Although the negotiations have already started, a final deal will only come after the votes in all outstanding electorates are finalised and the election writs have been returned to the Governor-General, Quentin Bryce.
As the incumbent Prime Minister, Julia Gillard will then advise the Governor-General either that her Government continues to enjoy a parliamentary majority (and Ms Bryce may seek written assurances) or that Ms Bryce should speak to Opposition Leader Tony Abbott.
Mr Abbott would then similarly advise whether or not he would enjoy majority support in the House of Representatives and thus should be commissioned as prime minister.
With solid assurances of a majority in the House of Representatives, either Ms Gillard or Mr Abbott would then be able to recommend to the Governor-General the appointment of ministers and the caretaker status of government would cease prior to the convening of the new parliament.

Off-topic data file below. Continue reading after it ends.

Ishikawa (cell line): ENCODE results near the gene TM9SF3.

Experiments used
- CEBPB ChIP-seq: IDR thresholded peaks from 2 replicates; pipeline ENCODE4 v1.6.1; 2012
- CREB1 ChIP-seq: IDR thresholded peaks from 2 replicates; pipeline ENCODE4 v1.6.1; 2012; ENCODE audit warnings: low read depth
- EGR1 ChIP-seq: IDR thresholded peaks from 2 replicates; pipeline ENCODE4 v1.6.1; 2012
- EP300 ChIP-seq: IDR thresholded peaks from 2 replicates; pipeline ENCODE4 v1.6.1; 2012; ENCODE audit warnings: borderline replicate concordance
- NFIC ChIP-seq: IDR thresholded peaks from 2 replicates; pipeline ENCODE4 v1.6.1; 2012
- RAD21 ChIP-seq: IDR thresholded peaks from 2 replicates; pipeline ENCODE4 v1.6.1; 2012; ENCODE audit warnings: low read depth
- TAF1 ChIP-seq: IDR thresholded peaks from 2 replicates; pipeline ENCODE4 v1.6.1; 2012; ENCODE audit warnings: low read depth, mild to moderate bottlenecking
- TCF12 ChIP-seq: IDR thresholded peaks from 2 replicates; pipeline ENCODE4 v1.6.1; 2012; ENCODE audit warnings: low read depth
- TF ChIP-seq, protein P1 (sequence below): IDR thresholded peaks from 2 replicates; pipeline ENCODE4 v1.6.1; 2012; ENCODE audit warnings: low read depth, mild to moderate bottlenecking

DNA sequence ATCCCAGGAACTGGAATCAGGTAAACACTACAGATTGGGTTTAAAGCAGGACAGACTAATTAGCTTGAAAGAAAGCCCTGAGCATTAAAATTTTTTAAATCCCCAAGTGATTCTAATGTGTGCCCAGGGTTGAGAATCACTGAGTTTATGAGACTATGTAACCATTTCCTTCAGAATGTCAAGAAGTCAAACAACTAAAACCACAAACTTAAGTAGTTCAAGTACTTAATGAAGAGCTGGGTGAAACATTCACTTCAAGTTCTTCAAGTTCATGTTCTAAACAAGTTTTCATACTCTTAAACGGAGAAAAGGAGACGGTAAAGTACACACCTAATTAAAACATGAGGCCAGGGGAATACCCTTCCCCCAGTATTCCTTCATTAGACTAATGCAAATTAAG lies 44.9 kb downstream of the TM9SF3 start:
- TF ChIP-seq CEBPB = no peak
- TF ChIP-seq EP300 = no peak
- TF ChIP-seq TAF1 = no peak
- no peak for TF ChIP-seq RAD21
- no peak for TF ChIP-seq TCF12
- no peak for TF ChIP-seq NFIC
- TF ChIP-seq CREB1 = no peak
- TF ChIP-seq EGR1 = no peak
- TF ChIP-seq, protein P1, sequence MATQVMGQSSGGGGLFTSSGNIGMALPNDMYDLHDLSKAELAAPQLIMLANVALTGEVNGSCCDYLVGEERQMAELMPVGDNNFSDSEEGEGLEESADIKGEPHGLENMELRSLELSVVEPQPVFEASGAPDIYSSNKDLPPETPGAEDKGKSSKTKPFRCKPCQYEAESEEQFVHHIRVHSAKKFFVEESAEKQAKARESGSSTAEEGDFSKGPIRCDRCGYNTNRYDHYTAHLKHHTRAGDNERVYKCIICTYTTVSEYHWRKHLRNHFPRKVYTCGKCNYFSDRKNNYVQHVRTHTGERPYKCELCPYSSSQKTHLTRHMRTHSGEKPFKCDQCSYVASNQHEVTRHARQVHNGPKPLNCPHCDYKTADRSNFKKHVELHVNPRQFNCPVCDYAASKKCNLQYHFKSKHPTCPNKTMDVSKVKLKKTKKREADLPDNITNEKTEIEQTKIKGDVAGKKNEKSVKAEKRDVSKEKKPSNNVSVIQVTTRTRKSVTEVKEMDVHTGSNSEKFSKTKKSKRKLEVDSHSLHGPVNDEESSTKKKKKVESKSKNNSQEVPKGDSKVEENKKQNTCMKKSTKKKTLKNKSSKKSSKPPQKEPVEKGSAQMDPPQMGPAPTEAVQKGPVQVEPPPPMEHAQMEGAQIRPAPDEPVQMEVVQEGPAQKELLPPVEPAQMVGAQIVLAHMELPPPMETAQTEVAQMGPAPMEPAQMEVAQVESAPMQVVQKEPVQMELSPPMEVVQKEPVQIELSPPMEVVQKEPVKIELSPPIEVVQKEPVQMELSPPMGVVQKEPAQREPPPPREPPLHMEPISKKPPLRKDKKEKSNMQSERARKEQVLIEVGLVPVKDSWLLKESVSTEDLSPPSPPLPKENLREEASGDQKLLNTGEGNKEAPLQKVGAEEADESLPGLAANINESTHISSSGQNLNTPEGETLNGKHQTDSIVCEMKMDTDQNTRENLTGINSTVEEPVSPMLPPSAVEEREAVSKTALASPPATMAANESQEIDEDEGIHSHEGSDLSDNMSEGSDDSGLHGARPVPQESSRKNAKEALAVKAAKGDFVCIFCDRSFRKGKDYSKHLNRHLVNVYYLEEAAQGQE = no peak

In the event that neither Ms Gillard nor Mr Abbott is able to guarantee a parliamentary majority, Ms Gillard would continue as a caretaker prime minister until the parliament met at the earliest opportunity and the fate of the government was determined by a confidence motion in the House of Representatives.
In any case, a confidence motion is inevitable as soon as the parliament is convened. This could be as late as late November, but is more likely to take place next month or early in October.
In the event that Ms Gillard lost a confidence motion, she would be bound by convention to advise the Governor-General to seek the advice of Mr Abbott. Only in the unlikely event that neither leader was able to command a parliamentary majority would the Ms Bryce be likely to act on advice to call a new election.